In the 1990s, Nirvana dominated rock music as Kurt Cobain and his bandmates took over the airwaves. Cobain’s daughter, Frances Bean Cobain, was born at the height of the band’s fame. And while she may have a personal connection to Nirvana, she wouldn’t count it among one of her favorite bands.
Frances Bean Cobain grew up in the public eye
Frances Bean Cobain was born in August 1992 in Los Angeles. Her life was tumultuous from practically the start: when she was just two weeks old, child protective services removed Cobain from her parents’ custody after it was alleged in a Vanity Fair article that her mother Courtney Love used heroin while she was pregnant. The investigation was soon dismissed.
After her father’s death by suicide in April 1994, Cobain was raised by her mother, aunts, and paternal grandmother. She first emerged as a solo figure in the mid-2000s when she was just a teenager. Since then, she’s worked as a model as well as an artist.
Frances Bean Cobain isn’t a huge Nirvana fan
Despite growing up as the only child one of one of the most revered grunge musicians of all time, Cobain isn’t necessarily a fan of Nirvana’s music. She revealed her real music taste in a 2015 interview with Rolling Stone.
“I don’t really like Nirvana that much,” she admitted, smiling. “Sorry, promotional people, Universal. I’m more into Mercury Rev, Oasis, Brian Jonestown Massacre. The grunge scene is not what I’m interested in. But ‘Territorial Pissings’ [on Nirvana’s Nevermind album] is a f***ing great song. And ‘Dumb’ [on In Utero] — I cry every time I hear that song. It’s a stripped-down version of Kurt’s perception of himself — of himself on drugs, off drugs, feeling inadequate to be titled the voice of a generation.”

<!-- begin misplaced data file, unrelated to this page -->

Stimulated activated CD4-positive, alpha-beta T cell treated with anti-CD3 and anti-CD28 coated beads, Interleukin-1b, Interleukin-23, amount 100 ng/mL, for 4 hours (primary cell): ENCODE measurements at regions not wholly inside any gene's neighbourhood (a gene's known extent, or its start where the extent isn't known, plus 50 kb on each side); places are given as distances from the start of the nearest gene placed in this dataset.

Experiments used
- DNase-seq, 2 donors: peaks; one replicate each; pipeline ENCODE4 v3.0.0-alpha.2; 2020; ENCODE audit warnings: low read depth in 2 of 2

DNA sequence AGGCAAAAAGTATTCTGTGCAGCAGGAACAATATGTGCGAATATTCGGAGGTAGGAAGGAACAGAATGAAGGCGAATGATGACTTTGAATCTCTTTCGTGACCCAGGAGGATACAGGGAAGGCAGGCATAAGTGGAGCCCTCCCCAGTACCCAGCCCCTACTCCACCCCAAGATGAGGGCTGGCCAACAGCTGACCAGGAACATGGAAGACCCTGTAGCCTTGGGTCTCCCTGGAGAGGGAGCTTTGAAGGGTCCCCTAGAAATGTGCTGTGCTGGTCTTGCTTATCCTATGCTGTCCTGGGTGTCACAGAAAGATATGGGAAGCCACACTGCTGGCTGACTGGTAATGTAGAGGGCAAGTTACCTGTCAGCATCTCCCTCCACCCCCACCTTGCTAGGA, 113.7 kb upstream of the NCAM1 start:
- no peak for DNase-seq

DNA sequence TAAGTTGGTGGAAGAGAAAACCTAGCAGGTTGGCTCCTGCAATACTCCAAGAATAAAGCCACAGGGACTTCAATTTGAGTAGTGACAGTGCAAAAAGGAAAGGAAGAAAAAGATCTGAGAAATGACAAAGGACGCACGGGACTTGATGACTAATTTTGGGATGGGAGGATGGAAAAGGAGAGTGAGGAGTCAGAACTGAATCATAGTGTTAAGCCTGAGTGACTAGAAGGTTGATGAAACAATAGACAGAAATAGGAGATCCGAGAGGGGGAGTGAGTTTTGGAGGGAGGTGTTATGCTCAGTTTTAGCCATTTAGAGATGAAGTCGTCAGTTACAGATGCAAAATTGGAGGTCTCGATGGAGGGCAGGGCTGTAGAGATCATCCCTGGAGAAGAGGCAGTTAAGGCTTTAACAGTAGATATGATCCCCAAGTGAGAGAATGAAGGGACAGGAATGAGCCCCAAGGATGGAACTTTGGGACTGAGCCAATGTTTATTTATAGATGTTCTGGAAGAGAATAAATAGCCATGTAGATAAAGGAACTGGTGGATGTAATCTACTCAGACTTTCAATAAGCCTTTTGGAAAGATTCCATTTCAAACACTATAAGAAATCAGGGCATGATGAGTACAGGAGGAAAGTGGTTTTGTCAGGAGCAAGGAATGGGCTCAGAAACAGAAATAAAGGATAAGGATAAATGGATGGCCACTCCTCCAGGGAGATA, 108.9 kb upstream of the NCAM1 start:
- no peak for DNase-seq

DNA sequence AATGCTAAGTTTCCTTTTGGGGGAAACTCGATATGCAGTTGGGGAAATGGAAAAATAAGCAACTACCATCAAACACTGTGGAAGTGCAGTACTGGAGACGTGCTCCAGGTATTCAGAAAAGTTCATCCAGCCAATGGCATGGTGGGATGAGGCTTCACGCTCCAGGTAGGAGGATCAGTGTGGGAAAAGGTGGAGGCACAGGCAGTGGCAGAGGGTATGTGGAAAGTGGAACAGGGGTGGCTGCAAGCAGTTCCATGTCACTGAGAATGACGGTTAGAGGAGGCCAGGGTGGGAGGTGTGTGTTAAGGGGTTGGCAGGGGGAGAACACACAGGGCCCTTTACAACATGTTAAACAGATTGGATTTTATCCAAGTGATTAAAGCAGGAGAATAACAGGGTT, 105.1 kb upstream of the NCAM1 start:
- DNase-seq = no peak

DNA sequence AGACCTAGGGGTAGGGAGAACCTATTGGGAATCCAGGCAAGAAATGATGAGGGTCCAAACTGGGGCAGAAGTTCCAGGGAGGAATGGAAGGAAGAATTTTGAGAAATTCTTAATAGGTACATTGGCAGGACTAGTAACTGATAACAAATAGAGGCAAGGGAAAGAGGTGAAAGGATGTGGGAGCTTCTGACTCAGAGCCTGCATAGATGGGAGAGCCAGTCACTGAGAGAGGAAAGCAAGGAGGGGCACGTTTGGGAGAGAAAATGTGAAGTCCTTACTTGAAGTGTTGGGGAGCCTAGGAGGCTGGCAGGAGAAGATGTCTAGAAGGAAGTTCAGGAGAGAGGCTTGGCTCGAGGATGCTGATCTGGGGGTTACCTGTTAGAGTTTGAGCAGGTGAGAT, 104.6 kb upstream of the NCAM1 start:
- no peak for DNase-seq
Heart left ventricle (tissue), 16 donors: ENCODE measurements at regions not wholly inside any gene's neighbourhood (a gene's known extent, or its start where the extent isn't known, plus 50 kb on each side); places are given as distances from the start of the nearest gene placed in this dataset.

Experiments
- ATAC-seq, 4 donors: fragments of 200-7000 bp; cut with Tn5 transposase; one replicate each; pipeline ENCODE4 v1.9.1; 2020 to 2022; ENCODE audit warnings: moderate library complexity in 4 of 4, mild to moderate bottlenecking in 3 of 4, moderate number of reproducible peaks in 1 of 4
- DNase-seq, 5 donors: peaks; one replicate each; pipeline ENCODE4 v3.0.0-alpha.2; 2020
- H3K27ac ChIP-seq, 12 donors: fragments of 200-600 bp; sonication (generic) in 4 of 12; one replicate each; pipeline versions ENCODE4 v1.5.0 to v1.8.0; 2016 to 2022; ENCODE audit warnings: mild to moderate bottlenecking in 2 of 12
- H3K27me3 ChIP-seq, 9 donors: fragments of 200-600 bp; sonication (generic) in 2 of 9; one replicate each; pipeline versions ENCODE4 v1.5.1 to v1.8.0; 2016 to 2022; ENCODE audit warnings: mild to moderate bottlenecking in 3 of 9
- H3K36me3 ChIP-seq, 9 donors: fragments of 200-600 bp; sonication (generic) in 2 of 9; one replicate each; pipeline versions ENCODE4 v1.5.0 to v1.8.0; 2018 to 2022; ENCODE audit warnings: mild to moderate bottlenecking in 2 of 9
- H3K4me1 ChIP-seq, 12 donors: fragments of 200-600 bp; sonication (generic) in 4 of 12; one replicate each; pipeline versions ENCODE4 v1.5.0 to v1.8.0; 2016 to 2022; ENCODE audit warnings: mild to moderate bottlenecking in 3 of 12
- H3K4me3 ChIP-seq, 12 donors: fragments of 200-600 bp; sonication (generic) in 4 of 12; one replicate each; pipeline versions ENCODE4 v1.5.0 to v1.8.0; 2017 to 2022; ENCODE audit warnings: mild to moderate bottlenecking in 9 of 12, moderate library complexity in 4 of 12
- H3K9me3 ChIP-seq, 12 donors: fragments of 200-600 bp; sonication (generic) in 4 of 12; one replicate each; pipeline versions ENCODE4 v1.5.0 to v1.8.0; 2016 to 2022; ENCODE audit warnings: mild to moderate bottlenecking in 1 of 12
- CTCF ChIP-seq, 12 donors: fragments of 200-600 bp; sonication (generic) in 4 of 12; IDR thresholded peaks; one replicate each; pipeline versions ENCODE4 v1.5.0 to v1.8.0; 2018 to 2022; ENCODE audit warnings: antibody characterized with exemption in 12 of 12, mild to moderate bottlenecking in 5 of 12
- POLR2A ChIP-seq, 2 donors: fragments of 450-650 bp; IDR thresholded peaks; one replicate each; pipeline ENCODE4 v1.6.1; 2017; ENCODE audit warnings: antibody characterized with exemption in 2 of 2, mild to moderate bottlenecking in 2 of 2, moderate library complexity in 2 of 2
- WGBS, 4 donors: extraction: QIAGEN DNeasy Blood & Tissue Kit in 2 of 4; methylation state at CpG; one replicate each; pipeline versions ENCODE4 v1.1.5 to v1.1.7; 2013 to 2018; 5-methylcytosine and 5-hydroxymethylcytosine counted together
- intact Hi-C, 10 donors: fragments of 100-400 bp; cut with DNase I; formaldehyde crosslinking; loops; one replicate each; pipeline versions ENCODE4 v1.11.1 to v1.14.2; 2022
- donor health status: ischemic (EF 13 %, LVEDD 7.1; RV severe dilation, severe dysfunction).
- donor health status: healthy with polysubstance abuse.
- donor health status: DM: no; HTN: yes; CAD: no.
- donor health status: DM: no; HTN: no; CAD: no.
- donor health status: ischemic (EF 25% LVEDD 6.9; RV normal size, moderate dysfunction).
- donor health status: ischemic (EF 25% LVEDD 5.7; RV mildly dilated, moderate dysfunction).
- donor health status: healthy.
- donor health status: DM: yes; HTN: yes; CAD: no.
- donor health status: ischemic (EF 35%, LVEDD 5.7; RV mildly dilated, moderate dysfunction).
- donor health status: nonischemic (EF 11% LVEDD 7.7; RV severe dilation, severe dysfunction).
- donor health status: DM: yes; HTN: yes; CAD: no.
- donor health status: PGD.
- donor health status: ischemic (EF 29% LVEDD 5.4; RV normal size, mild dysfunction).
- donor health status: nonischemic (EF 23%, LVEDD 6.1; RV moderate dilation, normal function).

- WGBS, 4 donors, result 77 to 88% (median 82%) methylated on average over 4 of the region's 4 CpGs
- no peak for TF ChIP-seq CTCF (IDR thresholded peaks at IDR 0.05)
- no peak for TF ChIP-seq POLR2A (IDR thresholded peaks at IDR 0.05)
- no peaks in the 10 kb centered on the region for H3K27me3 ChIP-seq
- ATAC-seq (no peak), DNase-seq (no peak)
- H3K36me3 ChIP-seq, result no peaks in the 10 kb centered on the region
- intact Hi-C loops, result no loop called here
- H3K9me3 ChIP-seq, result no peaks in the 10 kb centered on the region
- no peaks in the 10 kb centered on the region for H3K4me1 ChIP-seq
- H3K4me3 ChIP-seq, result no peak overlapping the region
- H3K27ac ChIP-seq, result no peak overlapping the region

She felt her father was ‘inescapable’
Cobain has love for her father and his influence, of course, but she’s developed her own unique taste in music over the years. But she confessed that being a fan of her father and his band wasn’t something she wanted for herself, since she realized his ubiquitousness anyway.
“I would have felt more awkward if I’d been a fan,” she said. “I was around 15 when I realized he was inescapable. Even if I was in a car and had the radio on, there’s my dad. He’s larger than life and our culture is obsessed with dead musicians. We love to put them on a pedestal. If Kurt had just been another guy who abandoned his family in the most awful way possible . . . But he wasn’t. He inspired people to put him on a pedestal, to become St. Kurt. He became even bigger after he died than he was when he was alive. You don’t think it could have gotten any bigger. But it did.”